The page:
The following post by HarvestPlus director Howarth Bouis is part of an ongoing series of blog stories celebrating IFPRI’s 40th anniversary. Each story authored by current and former IFPRI research staff highlights a key research topic through the years from the personal perspective of the researcher.
When I first joined IFPRI in 1982 as a post-doctoral fellow in the Food Consumption and Nutrition Division, energy (calorie) intakes were regarded as the key indicator for improvements in human nutrition. Back then, the conventional wisdom was that energy intakes improved rapidly with relatively small increases in income. The poor were hungry and, as their incomes increased, they bought greater amounts of food staples to satiate this hunger. I totally bought into this popular line of thinking at the time.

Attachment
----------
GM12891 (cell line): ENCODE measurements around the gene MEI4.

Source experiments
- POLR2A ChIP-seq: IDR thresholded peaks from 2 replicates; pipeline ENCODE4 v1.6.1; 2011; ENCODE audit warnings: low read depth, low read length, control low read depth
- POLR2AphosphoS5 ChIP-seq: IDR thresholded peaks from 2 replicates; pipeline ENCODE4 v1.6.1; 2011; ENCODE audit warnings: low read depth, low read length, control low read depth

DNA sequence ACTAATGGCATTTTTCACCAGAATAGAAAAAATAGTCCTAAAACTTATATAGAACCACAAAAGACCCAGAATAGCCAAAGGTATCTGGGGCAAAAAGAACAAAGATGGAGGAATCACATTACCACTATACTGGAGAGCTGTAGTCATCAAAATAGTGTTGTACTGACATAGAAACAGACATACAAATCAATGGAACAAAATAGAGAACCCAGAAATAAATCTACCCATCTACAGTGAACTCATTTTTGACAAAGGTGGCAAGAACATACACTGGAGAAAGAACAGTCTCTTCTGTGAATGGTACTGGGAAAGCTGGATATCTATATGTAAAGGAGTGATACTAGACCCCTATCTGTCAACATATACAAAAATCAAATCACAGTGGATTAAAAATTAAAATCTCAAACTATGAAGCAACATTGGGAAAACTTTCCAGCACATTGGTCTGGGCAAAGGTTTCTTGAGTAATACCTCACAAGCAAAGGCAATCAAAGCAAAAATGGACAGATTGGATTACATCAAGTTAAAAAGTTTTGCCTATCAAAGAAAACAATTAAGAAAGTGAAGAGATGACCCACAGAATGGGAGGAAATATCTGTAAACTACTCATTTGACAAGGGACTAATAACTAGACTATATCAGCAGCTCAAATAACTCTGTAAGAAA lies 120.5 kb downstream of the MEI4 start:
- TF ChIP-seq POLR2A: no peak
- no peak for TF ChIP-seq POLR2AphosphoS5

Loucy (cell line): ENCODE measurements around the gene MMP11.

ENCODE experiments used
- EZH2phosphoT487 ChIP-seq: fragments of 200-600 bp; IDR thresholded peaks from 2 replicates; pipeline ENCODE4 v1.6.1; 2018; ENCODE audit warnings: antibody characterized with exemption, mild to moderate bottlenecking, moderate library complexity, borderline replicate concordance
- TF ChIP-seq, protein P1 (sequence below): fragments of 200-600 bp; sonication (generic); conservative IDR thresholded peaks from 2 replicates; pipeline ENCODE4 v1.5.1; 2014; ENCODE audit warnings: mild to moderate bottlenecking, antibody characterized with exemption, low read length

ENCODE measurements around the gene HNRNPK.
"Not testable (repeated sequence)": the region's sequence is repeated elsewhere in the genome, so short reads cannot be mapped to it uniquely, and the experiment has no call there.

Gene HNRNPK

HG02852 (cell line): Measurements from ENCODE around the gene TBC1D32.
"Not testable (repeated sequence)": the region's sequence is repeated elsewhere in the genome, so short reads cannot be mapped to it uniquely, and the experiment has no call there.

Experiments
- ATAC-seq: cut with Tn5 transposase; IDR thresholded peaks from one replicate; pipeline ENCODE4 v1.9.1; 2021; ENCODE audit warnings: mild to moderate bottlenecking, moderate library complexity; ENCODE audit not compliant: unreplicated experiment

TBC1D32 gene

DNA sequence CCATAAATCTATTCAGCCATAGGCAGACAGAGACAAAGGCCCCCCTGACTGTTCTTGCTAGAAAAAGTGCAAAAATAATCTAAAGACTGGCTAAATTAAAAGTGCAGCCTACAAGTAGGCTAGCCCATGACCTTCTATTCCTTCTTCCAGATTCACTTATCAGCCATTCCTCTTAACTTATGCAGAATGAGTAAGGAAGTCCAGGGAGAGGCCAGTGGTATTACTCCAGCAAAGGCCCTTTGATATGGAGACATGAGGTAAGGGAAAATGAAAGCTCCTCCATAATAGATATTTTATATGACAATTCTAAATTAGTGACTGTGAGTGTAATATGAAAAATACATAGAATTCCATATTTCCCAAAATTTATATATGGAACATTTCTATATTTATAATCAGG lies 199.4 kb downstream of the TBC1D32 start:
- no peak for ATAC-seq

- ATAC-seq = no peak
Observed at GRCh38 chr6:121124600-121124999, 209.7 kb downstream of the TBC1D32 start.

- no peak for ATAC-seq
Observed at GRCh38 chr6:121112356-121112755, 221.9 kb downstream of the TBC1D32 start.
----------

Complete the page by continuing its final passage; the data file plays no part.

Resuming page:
In 1984-85, Lawrence Haddad and I undertook surveys in Bukidnon in the southern Philippines, the results of which convinced us that such thinking was misguided. For the same 450 households, we collected data on food consumption/intake in two different ways: asking about food expenditures, which was the methodology typically used by economists; and a 24-hour recall on food intakes, which was a methodology used by nutritionists. Much to our surprise and initial dismay, the two methodologies presented completely different dietary patterns as household incomes increased. The food expenditure data set mirrored the conventional wisdom, while the food intake data set (collected originally primarily to look at intra-household food distribution) showed a constant food staple intake, as shown in the table below (Bouis 1994, Table 6):